February, 1943. Fascists retreated from Novyi Oskol area, Velikhomikhailovka village, to Belgorog. They were a real crime, especially for peaceful population, the most part of which was represented with aged people, women, and children, as all young strong men were on the front. The punitive force learned out that two of my grandfather’s brothers were officers served on the front (one was a cavalryman, and the second was a pilot), and rushed into the house. They beat my grandfather, who was only 13 years old, and his father unmercifully with rifle butts. Half-dressed, they were dragged out of the house on snowdrifts. Fascists made them and other people to drive the cattle in direction of Belgorod, to feed their forces. My grandfather’s mother and sisters were kicked by fascists out of the house, locked in the bricked shed as other women in the village, and mined.
The thrilled were turned out in the direction of Belgorod. Military machines, tanks and weapons were driven with them. Snowdrifts were higher than people’s heads. The high road was shelled by Soviet artillery during the whole night. The Soviet column, in which the crowds of aged men, women and children were driven out together with the military equipment, was attacked with bombs from fascist planes. Those, who became detached from the crowd, were killed by shooting immediately.
Late at night they were driven in the village, left by people. The cattle, caws, and calves were taken to the previous Milk Product Firm’s house. All captives were pushed into the empty houses by 10-12 people in each and locked. Sentries were posted outside of the houses. More than 24 hours exhausted people were there without food and water. My grandfather with his two friends was warned: early morning at the dawn – shooting. My great-grandfather, Litovchenko Aleksandr Yefimovich, his neighbor Zabudchenko Vasiliy Ivanovich, and the distance relative Konik Nickolay Nickolayevich (who was more than 80 years old man), told my grandfather and his friends to not sleep, to not muffle up in the straws in the corners of hut, but to be ready and wait for a signal. Aged people spied when the drunken sentry who played on the mouth organ, finally fell asleep. Very quiet, they broke down the window and smothered him. And captives rushed away through the big ravines.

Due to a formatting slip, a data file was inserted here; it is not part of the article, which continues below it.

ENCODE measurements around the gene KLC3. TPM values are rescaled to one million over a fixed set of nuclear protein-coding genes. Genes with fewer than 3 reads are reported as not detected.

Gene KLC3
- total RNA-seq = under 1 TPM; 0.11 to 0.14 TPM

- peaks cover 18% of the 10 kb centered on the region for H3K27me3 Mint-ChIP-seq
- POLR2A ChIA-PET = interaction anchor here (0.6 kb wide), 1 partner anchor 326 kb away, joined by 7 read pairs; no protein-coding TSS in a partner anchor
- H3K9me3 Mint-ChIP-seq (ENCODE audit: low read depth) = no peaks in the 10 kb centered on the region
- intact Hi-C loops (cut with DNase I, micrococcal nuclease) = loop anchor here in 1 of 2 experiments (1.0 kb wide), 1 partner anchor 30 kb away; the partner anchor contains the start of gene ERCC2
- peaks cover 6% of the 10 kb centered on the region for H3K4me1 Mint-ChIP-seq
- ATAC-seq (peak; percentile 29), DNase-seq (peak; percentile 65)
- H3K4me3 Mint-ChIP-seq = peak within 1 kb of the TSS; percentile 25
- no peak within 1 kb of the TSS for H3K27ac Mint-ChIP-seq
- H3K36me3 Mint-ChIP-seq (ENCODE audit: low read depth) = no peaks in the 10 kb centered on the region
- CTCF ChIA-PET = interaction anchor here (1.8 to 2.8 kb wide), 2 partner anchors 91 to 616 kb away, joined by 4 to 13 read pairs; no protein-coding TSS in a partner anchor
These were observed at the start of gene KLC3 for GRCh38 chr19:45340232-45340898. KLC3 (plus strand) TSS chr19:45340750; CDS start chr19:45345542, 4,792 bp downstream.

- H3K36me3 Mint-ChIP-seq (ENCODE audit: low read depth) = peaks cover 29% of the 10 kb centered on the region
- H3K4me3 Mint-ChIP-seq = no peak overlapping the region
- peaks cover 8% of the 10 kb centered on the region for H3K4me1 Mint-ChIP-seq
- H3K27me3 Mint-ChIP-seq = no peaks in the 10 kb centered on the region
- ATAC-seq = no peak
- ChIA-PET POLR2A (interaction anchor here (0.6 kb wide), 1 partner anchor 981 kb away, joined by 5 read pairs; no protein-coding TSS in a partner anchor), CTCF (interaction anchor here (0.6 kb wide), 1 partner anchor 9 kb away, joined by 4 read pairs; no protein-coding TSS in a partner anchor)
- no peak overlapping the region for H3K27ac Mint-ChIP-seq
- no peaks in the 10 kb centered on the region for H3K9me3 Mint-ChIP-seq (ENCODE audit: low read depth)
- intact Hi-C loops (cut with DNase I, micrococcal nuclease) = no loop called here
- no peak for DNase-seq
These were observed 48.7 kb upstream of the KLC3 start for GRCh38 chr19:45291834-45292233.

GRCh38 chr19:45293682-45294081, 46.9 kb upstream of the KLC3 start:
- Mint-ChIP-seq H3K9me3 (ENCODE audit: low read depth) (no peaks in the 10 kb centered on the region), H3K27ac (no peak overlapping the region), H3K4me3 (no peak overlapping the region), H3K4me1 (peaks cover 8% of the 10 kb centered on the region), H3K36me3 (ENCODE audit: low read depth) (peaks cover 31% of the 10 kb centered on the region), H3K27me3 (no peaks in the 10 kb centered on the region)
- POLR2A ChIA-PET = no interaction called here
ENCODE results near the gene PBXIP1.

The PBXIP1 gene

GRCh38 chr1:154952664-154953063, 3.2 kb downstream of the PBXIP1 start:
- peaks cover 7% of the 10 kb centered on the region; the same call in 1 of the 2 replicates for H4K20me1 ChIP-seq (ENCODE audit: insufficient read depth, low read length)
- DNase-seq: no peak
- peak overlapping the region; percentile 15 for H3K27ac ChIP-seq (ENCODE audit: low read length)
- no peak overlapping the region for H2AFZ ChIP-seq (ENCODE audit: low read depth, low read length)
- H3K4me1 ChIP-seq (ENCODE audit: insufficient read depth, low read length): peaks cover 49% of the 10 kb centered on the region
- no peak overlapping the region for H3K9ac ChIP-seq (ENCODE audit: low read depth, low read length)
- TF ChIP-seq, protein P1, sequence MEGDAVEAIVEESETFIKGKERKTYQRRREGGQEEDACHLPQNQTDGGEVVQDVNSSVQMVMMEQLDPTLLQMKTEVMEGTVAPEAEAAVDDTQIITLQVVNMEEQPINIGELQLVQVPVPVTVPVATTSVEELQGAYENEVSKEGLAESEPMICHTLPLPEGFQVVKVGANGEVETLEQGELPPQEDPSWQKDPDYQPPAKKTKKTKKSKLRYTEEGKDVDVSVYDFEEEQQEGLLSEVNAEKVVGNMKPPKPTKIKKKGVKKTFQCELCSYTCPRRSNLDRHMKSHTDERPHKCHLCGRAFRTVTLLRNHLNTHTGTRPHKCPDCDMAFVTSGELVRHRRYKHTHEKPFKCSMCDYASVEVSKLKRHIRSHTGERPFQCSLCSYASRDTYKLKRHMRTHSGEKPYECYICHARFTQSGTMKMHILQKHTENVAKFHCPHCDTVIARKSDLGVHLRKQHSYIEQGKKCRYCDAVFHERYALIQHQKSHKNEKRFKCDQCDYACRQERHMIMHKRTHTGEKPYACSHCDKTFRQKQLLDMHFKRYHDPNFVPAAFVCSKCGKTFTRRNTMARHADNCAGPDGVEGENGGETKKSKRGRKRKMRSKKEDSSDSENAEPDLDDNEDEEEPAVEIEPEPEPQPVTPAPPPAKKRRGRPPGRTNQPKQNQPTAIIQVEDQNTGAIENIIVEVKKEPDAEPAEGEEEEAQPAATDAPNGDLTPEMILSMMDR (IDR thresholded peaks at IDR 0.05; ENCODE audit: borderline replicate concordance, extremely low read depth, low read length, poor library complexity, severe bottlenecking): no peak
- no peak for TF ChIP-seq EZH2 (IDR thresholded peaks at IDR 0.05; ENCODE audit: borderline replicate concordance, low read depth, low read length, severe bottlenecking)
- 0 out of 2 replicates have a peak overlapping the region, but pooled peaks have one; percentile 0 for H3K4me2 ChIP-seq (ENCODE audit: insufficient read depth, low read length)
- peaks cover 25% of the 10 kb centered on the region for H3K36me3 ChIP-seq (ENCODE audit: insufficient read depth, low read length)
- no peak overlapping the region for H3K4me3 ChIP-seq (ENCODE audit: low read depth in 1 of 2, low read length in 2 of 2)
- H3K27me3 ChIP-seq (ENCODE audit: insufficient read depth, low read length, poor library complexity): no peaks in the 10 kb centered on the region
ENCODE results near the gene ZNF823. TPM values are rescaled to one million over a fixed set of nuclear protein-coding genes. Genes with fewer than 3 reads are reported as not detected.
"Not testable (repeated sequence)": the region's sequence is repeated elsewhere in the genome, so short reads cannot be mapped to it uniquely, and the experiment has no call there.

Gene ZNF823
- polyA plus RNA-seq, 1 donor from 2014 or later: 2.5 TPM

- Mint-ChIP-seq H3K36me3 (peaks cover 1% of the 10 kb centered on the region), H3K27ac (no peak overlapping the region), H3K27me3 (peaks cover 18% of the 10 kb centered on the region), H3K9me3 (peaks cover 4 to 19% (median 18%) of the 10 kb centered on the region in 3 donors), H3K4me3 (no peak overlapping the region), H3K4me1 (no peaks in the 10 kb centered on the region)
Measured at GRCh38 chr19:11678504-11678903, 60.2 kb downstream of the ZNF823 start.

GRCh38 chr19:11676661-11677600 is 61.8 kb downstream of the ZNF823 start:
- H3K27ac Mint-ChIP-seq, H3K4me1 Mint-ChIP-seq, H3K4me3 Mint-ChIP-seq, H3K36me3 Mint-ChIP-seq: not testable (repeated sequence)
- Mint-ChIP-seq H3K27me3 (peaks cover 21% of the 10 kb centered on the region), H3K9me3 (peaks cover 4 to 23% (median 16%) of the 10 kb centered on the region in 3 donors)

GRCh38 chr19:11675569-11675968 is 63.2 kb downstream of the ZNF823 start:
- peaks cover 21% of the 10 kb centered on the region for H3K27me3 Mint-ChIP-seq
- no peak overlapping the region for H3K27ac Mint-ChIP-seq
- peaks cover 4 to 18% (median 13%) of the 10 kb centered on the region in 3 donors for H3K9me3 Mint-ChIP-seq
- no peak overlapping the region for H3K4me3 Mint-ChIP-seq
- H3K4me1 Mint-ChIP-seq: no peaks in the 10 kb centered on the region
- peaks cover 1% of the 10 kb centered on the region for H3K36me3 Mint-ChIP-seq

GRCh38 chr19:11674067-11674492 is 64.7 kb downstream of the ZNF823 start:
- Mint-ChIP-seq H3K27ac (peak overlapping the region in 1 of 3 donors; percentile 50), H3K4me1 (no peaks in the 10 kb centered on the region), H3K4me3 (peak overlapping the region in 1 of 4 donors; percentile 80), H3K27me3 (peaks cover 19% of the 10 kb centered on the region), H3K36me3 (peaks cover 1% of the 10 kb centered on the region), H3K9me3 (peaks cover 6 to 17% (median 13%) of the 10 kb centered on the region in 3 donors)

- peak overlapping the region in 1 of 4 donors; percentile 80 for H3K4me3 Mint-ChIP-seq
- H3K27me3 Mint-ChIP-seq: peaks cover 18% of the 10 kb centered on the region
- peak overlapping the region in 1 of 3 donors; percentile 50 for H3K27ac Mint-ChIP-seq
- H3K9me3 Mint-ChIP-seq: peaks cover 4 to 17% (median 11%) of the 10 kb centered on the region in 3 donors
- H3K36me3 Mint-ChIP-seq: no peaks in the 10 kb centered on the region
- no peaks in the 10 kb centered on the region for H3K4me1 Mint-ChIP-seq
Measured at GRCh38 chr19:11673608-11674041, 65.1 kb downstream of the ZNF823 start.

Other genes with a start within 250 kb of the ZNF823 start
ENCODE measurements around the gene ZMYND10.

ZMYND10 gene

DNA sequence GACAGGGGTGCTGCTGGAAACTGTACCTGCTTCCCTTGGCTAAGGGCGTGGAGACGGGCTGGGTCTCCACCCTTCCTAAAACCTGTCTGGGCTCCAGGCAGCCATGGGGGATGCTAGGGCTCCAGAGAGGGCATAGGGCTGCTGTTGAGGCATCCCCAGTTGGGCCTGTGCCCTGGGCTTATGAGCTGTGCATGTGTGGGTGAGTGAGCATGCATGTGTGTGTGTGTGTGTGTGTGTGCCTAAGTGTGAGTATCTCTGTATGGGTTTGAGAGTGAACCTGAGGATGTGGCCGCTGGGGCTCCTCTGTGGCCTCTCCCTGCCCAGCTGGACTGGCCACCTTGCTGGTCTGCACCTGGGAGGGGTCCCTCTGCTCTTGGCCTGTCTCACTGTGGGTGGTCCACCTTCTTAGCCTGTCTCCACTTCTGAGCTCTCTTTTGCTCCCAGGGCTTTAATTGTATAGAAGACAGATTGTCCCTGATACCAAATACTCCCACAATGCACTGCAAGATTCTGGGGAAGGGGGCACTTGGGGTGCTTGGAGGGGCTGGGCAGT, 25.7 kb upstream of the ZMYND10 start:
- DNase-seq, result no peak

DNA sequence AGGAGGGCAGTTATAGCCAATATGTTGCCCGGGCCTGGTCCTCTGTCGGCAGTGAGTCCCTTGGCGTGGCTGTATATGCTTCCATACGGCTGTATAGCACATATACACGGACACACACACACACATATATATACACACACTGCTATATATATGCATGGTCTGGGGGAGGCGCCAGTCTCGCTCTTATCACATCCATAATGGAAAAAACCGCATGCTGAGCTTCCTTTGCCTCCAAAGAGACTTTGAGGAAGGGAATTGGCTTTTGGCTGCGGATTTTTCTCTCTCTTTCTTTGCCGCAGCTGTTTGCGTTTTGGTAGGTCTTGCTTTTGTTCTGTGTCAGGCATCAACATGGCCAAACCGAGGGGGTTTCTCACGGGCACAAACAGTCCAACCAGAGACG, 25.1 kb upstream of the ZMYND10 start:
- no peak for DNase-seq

At darkness of the night, in the light of fire-bombs and trace of artillery shells, in the snow so deep up to the waists, half-naked, bearing and supporting each other they were running to Phuschevatoe village, where my great-grandfather’s friends lived. But they couldn’t go out of the valley as the light of a dawn caught them. Fascist saw escaped people and opened a fire from large-caliber machine guns. Owing to the deep ravines and huge snowdrifts, fascists didn’t follow them. On penalty of death, fugitives buried themselves in the snow and waited lying till the darkness.
Starving from hunger, frost-bitten, the fugitives managed to reach Phushevatoe at night, where they were met by friend. He hided them in straw of his shed and in one hour he, taking the risk of his own life, brought them the bucket of boiled potatoes and bucket of boiling water. After they ate he again buried them into the straw.